Progress on Spectrum Inventory…if Only Illusory

by on March 3, 2011 · 8 comments

I’ve written posts today for both CNET and Forbes on legislation introduced yesterday by Senators Olympia Snowe and John Kerry that would require the FCC and NTIA to complete inventories of existing spectrum allocations.  These inventories were mandated by President Obama last June (after Congress failed to pass legislation), but got lost at the FCC in the net neutrality armageddon.

Everyone believes that without relatively quick action to make more spectrum available, the mobile Internet could seize up.  Given the White House’s showcasing of wireless as a leading source of new jobs, investment, and improved living conditions for all Americans, both Congress and President Obama, along with the FCC and just about everyone else, knows this is a crisis that must be avoided.

Indeed, the National Broadband Plan estimates conservatively that mobile users will need 300-500 mhz of new spectrum over the next 5-10 years.

The last major auction, however, conducted in 2008 for analog spectrum given up by broadcasters in the Digital TV transition, was only 62 mhz.  And that process took years.

So while auctions–perhaps of more of the over-the-air allocations–could help, it can’t be the silver bullet.  We’ll need creative solutions–including technology to make better use of existing allocations, spectrum sharing, release of government-held frequencies.

But why not start by figuring out who has spectrum now, and see if it’s really being put to the use that’s in the best interests of American consumers, who are ultimately the owners of the entire range.

You can guess why some people would prefer not to open that dialogue.

And perhaps why something so obvious as an inventory doesn’t already exist.

  • Steve Crowley

    I agree the spectrum inventory should be completed, now, and in a thorough manner.

    I don’t think the mobile internet is on the verge of seizing up. I suspect the FCC’s own model (and inputs) used to estimate a 300 MHz spectrum deficit by 2014 overestimates that deficit by 1) underestimating offloading of broadband data by Wi-Fi and other technologies, 2) not adequately considering the possibility of technological improvements that will reduce spectrum requirements, 3) overestimating the amount of streaming video that will be sent on 3G and 4G networks, and 4) assuming the continuation of flat-rate all-you-can-eat rate plans by the operators.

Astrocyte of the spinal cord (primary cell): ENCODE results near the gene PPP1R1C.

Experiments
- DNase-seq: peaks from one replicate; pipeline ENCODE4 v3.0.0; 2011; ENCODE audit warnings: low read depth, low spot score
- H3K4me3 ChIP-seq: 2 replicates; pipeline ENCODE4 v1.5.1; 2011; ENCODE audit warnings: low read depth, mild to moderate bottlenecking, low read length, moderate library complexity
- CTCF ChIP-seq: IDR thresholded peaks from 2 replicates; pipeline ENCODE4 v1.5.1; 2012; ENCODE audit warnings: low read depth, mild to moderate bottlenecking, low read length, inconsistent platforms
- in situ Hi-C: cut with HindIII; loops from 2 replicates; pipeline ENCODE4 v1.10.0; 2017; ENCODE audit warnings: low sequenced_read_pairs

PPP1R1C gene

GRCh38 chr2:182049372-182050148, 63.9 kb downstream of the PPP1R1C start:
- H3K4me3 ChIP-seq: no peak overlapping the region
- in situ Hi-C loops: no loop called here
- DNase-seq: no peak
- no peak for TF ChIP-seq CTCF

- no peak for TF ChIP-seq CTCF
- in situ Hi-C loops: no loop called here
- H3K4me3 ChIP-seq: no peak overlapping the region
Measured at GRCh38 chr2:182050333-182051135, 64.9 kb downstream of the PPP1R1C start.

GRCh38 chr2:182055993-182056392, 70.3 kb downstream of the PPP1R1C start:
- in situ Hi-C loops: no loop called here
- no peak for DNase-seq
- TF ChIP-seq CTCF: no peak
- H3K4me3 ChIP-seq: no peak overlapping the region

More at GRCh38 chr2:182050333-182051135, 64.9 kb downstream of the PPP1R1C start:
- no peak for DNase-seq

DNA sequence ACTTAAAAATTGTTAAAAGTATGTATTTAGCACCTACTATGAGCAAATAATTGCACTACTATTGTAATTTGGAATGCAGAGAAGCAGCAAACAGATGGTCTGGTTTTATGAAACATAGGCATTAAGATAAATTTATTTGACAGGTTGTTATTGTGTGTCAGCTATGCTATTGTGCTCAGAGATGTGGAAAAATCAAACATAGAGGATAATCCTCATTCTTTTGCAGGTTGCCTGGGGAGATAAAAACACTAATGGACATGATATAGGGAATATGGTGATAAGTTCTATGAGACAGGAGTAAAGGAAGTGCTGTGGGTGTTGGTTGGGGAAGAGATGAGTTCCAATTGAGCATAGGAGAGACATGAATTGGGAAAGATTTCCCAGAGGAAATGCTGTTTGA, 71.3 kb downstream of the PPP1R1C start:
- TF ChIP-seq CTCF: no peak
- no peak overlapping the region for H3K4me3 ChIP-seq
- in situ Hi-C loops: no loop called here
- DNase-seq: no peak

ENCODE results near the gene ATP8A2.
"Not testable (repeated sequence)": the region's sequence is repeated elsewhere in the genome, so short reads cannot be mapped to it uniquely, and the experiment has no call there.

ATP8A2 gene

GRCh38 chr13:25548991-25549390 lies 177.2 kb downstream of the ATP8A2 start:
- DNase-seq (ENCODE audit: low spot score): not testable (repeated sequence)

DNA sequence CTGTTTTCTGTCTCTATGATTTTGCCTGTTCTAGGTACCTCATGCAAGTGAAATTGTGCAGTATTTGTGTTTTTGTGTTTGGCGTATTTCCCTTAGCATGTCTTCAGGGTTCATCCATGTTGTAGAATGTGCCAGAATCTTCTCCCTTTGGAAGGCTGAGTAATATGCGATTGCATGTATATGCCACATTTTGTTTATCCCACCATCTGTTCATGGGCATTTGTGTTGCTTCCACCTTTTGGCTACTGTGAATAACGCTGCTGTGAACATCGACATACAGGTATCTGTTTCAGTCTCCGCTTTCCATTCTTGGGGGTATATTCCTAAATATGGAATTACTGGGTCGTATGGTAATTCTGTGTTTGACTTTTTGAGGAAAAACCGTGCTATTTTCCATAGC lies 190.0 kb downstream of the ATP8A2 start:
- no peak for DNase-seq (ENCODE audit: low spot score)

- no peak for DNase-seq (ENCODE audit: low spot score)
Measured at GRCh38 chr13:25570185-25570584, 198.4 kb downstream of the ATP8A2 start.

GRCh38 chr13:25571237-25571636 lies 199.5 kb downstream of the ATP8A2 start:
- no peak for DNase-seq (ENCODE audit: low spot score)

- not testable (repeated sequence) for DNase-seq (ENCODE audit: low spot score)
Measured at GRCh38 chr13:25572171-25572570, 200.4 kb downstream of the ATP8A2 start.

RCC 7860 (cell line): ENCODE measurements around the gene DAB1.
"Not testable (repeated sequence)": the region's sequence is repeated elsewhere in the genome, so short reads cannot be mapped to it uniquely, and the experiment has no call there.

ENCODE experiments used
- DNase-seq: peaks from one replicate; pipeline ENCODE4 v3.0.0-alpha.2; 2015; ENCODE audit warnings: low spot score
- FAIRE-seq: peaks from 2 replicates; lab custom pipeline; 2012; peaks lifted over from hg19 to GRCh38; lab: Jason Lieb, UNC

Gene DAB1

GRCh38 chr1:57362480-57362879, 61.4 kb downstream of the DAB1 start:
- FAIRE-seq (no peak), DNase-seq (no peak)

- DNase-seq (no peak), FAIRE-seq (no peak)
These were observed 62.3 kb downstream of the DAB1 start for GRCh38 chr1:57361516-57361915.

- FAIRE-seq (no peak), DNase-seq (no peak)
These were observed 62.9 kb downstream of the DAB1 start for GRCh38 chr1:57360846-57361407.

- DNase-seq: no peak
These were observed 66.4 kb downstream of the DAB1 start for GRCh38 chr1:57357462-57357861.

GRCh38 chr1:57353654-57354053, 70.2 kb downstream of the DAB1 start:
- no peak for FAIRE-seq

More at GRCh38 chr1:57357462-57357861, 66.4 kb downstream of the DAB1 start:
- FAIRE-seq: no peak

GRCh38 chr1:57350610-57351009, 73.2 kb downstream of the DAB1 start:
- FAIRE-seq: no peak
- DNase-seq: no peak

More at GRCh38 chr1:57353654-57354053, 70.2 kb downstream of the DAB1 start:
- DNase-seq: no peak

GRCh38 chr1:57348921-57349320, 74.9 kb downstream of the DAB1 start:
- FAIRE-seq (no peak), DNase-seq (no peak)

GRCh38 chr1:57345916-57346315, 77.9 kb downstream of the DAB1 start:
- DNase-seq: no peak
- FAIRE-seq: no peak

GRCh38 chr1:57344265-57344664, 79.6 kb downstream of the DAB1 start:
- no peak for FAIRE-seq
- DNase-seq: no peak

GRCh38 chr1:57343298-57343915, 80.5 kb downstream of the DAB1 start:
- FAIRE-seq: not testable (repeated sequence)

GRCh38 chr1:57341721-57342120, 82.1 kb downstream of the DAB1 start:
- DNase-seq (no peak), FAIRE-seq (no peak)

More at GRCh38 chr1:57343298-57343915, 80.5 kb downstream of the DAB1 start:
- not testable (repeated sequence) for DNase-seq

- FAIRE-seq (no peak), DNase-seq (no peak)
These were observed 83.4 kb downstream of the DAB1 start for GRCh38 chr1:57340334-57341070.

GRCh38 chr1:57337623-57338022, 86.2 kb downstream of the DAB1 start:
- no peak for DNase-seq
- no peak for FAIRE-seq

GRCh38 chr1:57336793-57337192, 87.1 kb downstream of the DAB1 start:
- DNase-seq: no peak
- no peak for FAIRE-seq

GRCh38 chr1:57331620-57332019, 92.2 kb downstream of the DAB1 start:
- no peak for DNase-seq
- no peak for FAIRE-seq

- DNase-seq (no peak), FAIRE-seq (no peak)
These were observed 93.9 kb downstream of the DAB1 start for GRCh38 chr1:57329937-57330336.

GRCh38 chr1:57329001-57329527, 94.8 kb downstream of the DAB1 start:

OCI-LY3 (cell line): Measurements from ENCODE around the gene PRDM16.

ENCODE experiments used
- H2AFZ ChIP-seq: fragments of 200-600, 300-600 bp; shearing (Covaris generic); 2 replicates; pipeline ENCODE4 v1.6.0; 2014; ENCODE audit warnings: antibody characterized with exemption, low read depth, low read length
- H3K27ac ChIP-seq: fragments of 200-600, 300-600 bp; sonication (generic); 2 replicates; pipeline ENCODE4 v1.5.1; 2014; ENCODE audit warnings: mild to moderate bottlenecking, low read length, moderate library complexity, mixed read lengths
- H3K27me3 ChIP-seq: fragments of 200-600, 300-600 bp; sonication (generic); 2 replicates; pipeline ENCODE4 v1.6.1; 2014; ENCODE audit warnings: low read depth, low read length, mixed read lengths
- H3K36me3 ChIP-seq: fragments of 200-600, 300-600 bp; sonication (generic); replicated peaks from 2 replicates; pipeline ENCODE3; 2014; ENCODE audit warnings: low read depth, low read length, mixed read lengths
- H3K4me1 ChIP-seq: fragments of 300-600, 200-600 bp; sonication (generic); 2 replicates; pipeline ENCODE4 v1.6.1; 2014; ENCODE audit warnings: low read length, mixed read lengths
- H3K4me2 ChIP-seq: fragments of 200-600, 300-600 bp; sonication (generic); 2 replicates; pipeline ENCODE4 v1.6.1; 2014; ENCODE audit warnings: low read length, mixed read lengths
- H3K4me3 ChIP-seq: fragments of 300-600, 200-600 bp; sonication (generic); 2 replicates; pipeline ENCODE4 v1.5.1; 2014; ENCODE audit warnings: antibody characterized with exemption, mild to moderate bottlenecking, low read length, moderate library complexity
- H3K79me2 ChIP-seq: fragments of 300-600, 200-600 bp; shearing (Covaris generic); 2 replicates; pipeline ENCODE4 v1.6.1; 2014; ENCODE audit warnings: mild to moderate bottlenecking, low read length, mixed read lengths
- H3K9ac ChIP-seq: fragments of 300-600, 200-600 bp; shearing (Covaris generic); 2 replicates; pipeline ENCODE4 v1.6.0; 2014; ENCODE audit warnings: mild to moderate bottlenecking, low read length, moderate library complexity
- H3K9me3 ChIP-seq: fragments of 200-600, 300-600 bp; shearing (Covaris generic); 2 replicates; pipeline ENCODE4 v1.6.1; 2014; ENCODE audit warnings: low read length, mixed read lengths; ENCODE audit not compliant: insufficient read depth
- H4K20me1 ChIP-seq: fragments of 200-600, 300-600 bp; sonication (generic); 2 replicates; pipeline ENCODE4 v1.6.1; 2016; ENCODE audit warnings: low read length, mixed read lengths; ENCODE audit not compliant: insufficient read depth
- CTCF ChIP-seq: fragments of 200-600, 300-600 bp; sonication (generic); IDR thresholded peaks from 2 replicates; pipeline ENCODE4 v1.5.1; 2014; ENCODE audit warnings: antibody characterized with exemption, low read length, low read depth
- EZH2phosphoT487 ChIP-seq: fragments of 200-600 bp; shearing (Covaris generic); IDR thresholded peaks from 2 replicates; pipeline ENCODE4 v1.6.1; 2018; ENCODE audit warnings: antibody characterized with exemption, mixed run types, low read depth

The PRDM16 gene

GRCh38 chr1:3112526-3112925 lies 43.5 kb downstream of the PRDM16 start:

• Darrin Mylet

    I concur with Mr. Crowley above and would like to add some recommendations the CSMAC made on this matter.

  • Darrin Mylet
  • Larry

    Thanks for the clarifications, Steve. (1) and (2) do seem likely silver linings. (3) and (4), on the surface, don’t seem to me so obvious.

  • Steve Crowley

    Taking point 4 first, we’re seeing operators move from flat-rate to other rate plans generally in some form of pay-as-you-go, so demand will go down, especially as Wi-Fi options become more prevalent. Mobile broadband can then do more of what it was designed to do, which is not stream Netflix.

    To point 3, the issue is that forecasts used as inputs to the model predict a large percentage of mobile broadband traffic to be video by 2014 — 66% in the case of Cisco’s forecast. Because of the revised rate plans, users will be incented to offload. If you dig into that Cisco report, much of that 66% is predicted to be laptops with mobile broadband dongles. It seems to me many places you would use a laptop, there’s Wi-Fi, so why not offload to something cheaper.

    I like the model’s framework a lot. It is just the inputs and some assumptions I have issues with. I hope to expand on these points and socialize them more in the technology policy community in the not too distant future, and get the benefit of its input.

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